Waitt Institute

Waitt Institute Hosts 3rd Lionfish Tournament on Barbuda

WASHINGTON, D.C. – Last week marked the end of the July Lionfish Tournament on the Caribbean island, Barbuda. This was the third tournament hosted by the Waitt Institute to remove the invasive lionfish from coastal waters around Barbuda.
Over the course of the month of July, Barbudan fishermen caught and killed 56 lionfish for the tournament. Sizes of fish ranged from 22-40cm. Fish were brought to Barbuda Fisheries for an official count Friday afternoon held by Barbuda Fisheries staff and the Waitt Institute. Each team was awarded $1,250 EC and a winning plaque. The event also included a demonstration for how to safely prepare lionfish, followed by a free tasting of lionfish.

Andy teaches a fisherman how to remove the spines from the lion fish. (Waitt Institute Photo)
Andy teaches a fisherman how to remove the spines from the lion fish. (Waitt Institute Photo)

“The lionfish tournament is a great way to encourage local fishermen to go out and catch lionfish as it is beneficial for all of us in the future,” said Rishma Mansingh, Barbuda Fisheries Officer. “Lionfish are invading the ocean and this could turn into a major disaster.”
Lionfish (Pterois volitans) are native to the Indo-Pacific region, but have been in the Caribbean since the mid 1990’s, and have been present in the coastal waters of Barbuda for several years. Lionfish are slow moving, but voracious hunters capable eating of eating so many juvenile reef fish that the populations of grouper, snapper, and other key fisheries species can plummet. Lionfish grow quickly and females can produce 10,000-20,000 eggs every 3-4 days year-round. Lionfish have no known predators in the Atlantic/Caribbean region.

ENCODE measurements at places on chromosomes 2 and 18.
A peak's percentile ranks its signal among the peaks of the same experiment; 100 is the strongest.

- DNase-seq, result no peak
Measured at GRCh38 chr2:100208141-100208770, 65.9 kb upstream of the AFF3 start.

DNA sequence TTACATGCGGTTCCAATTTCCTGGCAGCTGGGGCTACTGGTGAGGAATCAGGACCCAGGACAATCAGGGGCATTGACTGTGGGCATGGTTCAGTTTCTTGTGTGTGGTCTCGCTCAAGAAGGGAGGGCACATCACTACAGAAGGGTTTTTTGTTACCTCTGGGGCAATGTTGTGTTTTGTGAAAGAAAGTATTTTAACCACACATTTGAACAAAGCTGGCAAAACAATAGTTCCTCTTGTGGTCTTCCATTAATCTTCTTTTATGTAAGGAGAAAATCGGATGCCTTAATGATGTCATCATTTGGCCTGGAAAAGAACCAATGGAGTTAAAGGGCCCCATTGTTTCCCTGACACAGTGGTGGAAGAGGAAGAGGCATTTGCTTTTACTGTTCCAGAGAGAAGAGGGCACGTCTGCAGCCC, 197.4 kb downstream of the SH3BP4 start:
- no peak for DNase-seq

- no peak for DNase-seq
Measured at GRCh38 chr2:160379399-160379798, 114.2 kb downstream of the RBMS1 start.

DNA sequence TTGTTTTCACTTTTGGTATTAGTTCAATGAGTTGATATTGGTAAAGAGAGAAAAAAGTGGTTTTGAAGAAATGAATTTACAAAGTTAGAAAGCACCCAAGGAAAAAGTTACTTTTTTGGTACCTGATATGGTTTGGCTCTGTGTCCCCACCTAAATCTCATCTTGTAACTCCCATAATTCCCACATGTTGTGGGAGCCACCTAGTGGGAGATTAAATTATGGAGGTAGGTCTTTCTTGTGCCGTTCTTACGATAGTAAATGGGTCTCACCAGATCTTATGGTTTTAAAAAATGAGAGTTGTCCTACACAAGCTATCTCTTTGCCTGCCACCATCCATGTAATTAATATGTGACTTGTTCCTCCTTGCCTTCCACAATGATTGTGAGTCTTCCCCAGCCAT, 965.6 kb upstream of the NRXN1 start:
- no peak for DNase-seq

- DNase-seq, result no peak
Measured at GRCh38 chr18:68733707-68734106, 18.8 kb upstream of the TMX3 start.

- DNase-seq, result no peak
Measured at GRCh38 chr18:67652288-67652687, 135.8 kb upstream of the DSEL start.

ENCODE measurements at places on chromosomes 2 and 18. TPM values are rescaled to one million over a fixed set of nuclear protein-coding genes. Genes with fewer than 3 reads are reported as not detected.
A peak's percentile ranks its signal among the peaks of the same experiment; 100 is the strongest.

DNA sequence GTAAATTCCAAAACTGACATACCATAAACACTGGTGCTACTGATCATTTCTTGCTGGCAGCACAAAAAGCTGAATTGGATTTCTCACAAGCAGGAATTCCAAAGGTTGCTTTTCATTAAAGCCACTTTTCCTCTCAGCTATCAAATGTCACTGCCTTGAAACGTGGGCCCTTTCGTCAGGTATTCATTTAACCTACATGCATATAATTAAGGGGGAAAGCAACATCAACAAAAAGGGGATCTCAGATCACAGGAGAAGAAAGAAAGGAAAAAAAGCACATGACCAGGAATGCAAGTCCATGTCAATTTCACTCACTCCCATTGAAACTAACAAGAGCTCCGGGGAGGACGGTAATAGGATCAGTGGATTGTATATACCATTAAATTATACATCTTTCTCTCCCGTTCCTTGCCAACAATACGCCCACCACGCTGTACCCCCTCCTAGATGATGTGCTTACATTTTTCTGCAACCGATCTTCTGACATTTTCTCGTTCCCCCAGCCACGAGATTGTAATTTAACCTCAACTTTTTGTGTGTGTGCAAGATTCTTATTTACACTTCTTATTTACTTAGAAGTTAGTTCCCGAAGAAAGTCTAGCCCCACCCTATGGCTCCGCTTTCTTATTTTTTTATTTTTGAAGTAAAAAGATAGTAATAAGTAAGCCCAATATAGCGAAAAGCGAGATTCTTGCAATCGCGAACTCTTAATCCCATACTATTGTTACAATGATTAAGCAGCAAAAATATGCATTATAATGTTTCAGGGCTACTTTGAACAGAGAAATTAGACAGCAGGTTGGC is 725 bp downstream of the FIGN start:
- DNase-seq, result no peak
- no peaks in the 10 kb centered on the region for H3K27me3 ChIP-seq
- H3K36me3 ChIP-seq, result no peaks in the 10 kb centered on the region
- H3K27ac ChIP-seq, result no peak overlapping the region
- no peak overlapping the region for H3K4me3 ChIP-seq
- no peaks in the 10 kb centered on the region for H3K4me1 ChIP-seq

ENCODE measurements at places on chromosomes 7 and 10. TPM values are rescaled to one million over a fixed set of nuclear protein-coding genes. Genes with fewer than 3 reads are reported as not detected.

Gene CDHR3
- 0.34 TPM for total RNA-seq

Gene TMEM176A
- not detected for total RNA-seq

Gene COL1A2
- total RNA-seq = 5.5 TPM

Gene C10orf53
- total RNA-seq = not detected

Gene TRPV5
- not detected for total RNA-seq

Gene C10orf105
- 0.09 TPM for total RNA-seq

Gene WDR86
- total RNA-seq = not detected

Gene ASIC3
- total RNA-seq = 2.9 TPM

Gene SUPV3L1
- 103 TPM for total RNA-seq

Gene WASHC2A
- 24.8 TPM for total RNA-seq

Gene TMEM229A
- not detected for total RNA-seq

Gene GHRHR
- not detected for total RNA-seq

“Throughout the region, lionfish culling has proven an effective means of managing, though not eliminating, populations on Caribbean reefs,” said Andy Estep, Waitt Institute Science Manager. “It’s great to see fishermen of Barbuda actively protecting the island’s fishing grounds to safeguard their reef fish catches from the effects of this invasive predator.”
For Barbuda, the implications of lionfish establishing a community within the lagoon are potentially very serious. The lagoon serves a vital ecological role as a nursery habitat for fish and lobsters, both of which key fisheries, but also a common component of the lionfish diet.

Additional information and resources:
Lionfish Factsheet: http://bit.ly/WI-lionfish
Waitt Institute: http://www.WaittInstitute.org
Twitter: https://twitter.com/WaittInstitute
Instagram: https://instagram.com/waittinstitute/
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Tumblr: http://waittinstitute.tumblr.com/
Dropbox folder with press photos: bit.ly/WI-PressReleasePhotos